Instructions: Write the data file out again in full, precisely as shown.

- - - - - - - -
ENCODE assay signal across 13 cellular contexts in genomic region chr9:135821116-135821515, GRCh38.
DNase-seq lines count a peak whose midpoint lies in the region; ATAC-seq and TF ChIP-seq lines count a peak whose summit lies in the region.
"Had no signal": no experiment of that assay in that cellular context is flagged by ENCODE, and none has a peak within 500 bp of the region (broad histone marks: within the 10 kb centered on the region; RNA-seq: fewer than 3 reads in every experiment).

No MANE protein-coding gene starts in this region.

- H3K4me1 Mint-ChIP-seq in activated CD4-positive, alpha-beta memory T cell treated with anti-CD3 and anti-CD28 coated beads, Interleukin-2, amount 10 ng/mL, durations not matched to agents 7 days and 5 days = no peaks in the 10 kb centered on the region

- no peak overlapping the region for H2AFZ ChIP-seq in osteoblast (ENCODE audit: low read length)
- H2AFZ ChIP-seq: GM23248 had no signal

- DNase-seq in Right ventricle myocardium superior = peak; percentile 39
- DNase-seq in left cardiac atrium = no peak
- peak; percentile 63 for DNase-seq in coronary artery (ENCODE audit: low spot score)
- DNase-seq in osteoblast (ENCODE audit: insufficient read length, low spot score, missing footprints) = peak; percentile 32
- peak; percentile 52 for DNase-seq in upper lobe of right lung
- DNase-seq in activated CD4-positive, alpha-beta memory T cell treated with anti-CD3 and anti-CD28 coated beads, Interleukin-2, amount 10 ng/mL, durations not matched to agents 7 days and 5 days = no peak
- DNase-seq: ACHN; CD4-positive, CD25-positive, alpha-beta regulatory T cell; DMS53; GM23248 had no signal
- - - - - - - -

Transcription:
ENCODE assay signal across 13 cellular contexts in genomic region chr9:135821116-135821515, GRCh38.
DNase-seq lines count a peak whose midpoint lies in the region; ATAC-seq and TF ChIP-seq lines count a peak whose summit lies in the region.
"Had no signal": no experiment of that assay in that cellular context is flagged by ENCODE, and none has a peak within 500 bp of the region (broad histone marks: within the 10 kb centered on the region; RNA-seq: fewer than 3 reads in every experiment).

No MANE protein-coding gene starts in this region.

- H3K4me1 Mint-ChIP-seq in activated CD4-positive, alpha-beta memory T cell treated with anti-CD3 and anti-CD28 coated beads, Interleukin-2, amount 10 ng/mL, durations not matched to agents 7 days and 5 days = no peaks in the 10 kb centered on the region

- no peak overlapping the region for H2AFZ ChIP-seq in osteoblast (ENCODE audit: low read length)
- H2AFZ ChIP-seq: GM23248 had no signal

- DNase-seq in Right ventricle myocardium superior = peak; percentile 39
- DNase-seq in left cardiac atrium = no peak
- peak; percentile 63 for DNase-seq in coronary artery (ENCODE audit: low spot score)
- DNase-seq in osteoblast (ENCODE audit: insufficient read length, low spot score, missing footprints) = peak; percentile 32
- peak; percentile 52 for DNase-seq in upper lobe of right lung
- DNase-seq in activated CD4-positive, alpha-beta memory T cell treated with anti-CD3 and anti-CD28 coated beads, Interleukin-2, amount 10 ng/mL, durations not matched to agents 7 days and 5 days = no peak
- DNase-seq: ACHN; CD4-positive, CD25-positive, alpha-beta regulatory T cell; DMS53; GM23248 had no signal